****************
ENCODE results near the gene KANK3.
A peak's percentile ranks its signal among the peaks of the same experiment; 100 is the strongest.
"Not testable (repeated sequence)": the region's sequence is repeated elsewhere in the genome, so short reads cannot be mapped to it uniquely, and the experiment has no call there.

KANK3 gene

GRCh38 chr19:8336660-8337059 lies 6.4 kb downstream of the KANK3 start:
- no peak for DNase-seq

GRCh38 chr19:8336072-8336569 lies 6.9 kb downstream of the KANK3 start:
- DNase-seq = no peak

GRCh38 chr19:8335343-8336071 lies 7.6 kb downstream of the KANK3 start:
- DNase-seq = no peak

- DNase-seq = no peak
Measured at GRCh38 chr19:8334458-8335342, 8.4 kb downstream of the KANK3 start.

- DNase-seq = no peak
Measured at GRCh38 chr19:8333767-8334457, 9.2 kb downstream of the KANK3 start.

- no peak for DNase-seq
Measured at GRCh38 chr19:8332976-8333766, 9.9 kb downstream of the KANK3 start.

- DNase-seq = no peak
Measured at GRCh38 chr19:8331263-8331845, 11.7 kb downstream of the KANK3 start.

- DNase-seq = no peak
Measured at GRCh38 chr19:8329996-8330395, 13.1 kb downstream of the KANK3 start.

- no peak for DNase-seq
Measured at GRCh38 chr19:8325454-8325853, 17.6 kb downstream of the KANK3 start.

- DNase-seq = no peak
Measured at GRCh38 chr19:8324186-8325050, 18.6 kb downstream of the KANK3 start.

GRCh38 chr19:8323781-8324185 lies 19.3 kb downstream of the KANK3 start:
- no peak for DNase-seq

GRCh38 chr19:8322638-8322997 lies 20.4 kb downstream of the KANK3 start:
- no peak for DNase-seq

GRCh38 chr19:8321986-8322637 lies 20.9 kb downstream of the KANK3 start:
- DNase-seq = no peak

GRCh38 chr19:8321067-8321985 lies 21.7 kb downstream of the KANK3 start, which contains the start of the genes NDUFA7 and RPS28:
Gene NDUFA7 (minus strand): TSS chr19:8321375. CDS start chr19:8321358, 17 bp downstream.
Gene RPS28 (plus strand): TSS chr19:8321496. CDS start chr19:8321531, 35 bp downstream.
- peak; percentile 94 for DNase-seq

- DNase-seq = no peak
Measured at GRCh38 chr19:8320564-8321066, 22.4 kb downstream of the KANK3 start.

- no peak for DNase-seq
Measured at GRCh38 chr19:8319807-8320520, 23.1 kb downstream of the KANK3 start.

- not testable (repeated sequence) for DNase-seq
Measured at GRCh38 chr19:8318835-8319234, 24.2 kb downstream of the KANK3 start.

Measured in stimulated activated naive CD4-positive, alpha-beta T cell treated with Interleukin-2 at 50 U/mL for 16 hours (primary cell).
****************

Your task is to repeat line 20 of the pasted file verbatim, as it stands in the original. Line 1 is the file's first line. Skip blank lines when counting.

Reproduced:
Measured at GRCh38 chr19:8329996-8330395, 13.1 kb downstream of the KANK3 start.